City, County Voters Stayed Away From Polls; Sun Sets In West
By Chuck Sudo in News on Nov 6, 2014 5:30PM
Photo credit: Brian Kersey/Getty Images
We wrote yesterday about Gov. Pat Quinn’s low margin for error if he had any chance of being re-elected; essentially Quinn needed to repeat the voter trends from 2010 when Chicago and Cook County voters headed to the polls and carried him to victory over Bill Brady.
In 2014, Quinn’s unpopularity and a campaign that never seemed to catch fire were his major obstacles and that sealed his fate with voters in the city and suburbs. Voter turnout for Tuesday’s general election was 7 percent less than four years ago, while the turnout in suburban Cook County decreased by 6.5 percent. Coupled with Gov.-elect Bruce Rauner’s strong showing in Cook and the collar counties, Quinn’s path to victory was effectively shattered.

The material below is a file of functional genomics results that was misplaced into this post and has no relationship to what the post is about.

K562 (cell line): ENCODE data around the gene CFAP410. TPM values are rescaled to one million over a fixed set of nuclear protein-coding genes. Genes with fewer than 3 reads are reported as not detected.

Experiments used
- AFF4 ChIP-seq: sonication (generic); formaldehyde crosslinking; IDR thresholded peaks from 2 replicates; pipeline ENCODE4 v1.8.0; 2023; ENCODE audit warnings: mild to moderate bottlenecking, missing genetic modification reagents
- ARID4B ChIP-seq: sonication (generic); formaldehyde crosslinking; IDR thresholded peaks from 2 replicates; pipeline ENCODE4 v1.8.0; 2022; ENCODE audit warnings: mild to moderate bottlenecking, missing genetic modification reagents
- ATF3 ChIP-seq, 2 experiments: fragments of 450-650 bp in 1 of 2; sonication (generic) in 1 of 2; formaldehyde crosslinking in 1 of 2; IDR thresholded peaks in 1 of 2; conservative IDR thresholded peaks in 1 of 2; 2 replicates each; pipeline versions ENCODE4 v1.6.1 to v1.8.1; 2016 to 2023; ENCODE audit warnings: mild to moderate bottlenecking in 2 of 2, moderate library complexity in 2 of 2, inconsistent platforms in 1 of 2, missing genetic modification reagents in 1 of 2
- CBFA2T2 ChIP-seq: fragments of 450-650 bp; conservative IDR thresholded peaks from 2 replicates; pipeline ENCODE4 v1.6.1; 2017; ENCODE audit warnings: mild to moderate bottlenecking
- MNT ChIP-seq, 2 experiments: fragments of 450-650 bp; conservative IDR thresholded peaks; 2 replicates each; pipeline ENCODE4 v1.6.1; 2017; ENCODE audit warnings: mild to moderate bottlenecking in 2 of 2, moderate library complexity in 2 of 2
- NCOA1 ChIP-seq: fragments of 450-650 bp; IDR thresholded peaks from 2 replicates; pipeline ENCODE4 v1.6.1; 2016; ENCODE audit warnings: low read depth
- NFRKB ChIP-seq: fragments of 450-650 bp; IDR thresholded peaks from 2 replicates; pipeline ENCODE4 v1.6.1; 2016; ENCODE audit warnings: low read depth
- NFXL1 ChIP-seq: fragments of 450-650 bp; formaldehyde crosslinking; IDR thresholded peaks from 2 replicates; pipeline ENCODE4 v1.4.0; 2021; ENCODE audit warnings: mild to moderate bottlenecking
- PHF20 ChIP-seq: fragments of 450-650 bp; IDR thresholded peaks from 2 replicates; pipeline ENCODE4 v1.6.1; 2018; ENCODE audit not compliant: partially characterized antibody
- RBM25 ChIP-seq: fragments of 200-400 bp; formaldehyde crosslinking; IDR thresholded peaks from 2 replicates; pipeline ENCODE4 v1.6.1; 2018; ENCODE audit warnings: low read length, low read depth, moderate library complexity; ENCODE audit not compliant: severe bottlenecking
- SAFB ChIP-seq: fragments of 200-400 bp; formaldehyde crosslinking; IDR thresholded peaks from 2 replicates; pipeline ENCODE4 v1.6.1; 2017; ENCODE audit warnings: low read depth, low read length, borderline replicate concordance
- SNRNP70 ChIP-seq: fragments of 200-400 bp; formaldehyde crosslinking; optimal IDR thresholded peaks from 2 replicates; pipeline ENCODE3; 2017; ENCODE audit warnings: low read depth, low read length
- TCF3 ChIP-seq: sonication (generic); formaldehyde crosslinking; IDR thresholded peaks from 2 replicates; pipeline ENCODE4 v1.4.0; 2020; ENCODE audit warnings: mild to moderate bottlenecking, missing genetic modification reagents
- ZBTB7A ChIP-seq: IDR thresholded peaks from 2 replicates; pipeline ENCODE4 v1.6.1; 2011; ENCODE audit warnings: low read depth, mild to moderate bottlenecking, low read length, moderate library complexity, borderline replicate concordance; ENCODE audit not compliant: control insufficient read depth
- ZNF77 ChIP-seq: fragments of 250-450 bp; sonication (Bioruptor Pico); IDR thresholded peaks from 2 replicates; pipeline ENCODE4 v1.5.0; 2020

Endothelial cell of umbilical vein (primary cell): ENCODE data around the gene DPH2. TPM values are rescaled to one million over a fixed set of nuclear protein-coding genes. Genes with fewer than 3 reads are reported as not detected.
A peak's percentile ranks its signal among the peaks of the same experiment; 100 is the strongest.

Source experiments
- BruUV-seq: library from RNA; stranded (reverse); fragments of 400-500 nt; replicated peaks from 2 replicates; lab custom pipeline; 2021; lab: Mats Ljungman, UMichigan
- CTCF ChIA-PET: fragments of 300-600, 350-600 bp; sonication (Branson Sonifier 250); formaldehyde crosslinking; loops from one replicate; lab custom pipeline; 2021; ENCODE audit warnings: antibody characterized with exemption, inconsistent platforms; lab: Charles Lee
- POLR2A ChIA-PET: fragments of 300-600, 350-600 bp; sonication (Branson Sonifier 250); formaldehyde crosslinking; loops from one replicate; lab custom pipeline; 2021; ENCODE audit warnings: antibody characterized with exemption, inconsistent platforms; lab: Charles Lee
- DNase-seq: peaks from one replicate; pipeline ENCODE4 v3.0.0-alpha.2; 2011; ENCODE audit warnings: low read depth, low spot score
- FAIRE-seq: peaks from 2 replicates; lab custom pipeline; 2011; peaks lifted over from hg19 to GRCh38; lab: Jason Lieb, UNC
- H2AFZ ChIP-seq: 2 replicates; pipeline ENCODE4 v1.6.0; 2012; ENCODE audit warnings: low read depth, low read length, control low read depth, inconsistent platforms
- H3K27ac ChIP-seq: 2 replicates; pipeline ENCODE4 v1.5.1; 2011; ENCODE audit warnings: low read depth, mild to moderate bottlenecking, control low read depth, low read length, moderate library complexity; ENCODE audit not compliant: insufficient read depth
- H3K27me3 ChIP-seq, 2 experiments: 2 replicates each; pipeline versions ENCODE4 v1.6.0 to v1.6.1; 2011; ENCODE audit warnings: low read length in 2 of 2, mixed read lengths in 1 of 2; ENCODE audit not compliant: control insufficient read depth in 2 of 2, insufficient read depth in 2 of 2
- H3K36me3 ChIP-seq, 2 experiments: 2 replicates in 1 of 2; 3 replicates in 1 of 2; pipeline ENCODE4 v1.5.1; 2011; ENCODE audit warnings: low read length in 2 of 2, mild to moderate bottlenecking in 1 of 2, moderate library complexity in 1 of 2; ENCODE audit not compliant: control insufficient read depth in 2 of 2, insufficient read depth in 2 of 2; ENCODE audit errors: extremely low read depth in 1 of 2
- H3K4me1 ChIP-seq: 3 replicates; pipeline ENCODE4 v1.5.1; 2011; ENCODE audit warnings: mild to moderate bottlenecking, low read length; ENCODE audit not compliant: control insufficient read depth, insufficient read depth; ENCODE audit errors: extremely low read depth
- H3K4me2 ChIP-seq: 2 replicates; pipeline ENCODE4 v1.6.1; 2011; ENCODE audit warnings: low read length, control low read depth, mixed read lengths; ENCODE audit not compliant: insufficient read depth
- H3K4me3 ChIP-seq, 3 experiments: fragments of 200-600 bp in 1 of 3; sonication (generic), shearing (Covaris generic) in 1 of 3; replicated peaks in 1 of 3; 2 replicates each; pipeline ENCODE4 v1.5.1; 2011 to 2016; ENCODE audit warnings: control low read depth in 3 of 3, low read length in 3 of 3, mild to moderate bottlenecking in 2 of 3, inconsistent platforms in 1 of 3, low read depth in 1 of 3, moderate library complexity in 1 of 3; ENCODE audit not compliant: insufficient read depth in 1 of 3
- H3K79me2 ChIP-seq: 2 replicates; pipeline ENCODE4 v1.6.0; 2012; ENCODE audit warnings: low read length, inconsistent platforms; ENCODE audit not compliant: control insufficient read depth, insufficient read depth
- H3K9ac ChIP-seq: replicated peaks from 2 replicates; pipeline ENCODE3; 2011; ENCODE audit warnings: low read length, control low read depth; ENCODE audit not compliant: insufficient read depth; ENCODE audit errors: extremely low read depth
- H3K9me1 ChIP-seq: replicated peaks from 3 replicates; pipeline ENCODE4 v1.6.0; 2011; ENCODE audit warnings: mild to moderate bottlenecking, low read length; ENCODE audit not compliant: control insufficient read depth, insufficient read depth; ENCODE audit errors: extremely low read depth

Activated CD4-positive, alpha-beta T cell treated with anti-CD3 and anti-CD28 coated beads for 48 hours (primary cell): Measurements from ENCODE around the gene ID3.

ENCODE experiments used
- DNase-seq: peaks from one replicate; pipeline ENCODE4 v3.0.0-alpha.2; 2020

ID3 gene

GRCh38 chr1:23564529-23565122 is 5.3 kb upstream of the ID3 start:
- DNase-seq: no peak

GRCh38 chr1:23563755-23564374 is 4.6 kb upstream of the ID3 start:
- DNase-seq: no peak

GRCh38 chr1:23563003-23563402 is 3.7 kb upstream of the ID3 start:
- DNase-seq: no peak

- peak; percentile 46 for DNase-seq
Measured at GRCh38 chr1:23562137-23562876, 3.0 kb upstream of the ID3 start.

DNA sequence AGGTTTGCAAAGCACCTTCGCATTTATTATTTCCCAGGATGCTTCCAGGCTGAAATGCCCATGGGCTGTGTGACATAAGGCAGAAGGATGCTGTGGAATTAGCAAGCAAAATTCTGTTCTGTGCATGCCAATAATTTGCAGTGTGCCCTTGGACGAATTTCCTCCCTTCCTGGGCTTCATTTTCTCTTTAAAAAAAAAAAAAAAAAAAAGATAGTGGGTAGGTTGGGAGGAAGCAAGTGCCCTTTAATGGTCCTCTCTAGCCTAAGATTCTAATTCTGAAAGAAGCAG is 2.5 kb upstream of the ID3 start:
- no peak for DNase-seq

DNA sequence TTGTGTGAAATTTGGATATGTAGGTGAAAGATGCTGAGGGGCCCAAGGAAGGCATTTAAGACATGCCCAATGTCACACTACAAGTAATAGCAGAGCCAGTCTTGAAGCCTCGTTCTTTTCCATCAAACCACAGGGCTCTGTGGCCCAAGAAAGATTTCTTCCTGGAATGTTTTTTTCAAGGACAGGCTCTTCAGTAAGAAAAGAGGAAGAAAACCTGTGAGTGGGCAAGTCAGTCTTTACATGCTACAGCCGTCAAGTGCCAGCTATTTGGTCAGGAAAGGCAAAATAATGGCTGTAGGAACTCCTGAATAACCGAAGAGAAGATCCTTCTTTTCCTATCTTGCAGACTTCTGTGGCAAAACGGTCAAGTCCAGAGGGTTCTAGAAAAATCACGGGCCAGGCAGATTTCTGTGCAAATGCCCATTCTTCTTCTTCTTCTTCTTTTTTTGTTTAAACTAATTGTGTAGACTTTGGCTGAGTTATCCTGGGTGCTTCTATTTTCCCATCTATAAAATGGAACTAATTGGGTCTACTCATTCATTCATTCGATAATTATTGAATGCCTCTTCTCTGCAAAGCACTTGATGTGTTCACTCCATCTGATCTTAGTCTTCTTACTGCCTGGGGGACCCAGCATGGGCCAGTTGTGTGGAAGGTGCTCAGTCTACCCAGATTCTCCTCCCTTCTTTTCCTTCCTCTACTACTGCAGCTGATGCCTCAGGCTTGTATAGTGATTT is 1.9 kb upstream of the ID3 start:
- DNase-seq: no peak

Quinn received 40,000 fewer votes in Chicago this year compared to 2010, while Rauner outperformed Brady’s 2010 Chicago numbers by 9,000 votes. That’s a strong performance for a city that has voted Democratic for all of our lives and, a Chicago magazine’s Whet Moser noted, “equivalent to a decent-sized downstate county.”
Rauner’s appeal among Chicago voters was so strong he actually won the 42nd Ward. The Loop, Streeterville, River North and parts of the Near West Side fall within the ward’s boundaries. Rauner almost won the 43rd Ward in which Lincoln Park falls.